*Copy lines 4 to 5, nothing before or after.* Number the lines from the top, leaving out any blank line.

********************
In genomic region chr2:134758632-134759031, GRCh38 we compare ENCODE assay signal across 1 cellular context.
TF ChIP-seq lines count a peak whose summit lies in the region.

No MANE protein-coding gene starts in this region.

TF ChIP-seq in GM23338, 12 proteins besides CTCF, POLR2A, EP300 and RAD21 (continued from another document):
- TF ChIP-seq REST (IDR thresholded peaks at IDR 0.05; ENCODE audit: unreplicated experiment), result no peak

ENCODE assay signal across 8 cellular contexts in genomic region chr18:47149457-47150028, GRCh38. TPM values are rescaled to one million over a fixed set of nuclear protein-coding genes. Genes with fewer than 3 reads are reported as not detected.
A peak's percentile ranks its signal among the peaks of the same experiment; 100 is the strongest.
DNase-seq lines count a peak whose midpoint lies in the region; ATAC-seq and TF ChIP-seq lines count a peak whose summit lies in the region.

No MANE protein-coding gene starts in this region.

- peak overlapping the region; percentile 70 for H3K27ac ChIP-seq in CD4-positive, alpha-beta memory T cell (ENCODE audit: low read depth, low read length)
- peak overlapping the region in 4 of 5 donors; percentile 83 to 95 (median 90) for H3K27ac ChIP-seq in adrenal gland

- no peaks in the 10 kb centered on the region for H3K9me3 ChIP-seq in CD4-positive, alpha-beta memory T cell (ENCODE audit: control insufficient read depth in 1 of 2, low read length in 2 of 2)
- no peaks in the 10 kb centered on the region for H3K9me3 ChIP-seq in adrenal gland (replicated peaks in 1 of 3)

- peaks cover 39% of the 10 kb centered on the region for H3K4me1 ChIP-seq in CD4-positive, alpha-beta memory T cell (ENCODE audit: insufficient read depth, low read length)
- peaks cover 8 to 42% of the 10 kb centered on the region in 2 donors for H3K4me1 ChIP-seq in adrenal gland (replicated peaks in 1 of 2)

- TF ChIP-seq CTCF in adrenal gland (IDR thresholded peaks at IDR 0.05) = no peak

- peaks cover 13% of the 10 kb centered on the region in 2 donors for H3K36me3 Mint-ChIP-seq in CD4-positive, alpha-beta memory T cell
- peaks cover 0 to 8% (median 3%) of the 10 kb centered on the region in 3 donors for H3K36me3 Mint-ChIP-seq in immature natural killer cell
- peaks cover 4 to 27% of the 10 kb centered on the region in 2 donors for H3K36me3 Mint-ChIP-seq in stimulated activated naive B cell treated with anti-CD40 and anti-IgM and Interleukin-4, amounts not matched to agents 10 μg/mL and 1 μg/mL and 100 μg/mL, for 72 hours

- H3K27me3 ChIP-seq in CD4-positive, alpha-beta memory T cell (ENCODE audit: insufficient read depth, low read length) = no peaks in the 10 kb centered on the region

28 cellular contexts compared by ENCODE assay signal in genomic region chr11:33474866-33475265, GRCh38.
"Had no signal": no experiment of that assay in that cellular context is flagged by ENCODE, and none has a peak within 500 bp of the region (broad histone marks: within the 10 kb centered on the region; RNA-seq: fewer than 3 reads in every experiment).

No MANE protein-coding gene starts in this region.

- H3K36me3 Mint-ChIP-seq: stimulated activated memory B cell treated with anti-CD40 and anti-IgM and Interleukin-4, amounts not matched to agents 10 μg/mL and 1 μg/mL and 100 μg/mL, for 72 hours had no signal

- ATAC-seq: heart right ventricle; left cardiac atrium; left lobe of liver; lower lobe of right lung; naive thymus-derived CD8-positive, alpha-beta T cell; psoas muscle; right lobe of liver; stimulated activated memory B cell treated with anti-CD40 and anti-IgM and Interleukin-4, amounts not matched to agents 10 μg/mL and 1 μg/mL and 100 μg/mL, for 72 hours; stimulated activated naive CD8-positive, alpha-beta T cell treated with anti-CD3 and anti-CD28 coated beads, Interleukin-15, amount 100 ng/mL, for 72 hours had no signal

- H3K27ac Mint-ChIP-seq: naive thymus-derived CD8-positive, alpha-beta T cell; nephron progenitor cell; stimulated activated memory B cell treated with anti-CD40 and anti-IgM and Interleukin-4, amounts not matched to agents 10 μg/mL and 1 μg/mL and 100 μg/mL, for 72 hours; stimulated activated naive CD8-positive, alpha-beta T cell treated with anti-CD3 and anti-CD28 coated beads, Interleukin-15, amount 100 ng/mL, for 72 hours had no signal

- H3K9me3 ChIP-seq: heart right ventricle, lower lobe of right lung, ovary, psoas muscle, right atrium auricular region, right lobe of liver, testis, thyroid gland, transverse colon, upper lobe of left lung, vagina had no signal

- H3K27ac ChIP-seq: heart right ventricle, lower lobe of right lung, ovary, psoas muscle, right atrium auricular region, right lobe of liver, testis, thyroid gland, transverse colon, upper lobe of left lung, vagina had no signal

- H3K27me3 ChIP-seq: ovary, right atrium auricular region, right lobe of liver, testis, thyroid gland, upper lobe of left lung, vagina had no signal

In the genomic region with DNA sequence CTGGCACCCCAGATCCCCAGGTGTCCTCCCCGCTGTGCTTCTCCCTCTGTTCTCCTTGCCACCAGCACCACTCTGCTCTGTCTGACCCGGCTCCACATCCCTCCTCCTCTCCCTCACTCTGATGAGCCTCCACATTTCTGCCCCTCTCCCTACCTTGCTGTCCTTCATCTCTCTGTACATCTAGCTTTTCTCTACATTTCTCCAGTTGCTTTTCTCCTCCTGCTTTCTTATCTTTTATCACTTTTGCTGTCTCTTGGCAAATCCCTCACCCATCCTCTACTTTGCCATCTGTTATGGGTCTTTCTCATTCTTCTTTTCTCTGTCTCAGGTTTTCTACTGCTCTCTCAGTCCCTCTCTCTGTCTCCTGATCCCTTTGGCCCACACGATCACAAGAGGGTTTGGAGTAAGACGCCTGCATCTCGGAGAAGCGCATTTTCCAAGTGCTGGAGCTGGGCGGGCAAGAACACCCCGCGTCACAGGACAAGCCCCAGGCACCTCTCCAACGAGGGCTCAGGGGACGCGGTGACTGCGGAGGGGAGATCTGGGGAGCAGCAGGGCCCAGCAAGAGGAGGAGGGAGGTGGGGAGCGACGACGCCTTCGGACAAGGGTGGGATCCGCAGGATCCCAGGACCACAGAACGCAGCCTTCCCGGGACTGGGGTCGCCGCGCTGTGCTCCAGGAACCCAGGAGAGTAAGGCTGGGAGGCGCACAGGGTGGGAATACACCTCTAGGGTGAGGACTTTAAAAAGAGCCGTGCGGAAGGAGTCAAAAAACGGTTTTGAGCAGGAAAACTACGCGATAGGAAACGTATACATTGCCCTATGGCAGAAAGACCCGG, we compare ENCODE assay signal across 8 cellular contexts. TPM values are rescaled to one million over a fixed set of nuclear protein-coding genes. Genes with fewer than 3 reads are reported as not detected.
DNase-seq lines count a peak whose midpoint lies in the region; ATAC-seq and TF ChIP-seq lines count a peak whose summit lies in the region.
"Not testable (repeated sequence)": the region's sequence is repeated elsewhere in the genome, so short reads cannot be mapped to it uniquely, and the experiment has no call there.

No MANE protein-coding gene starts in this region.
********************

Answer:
TF ChIP-seq in GM23338, 12 proteins besides CTCF, POLR2A, EP300 and RAD21 (continued from another document):
- TF ChIP-seq REST (IDR thresholded peaks at IDR 0.05; ENCODE audit: unreplicated experiment), result no peak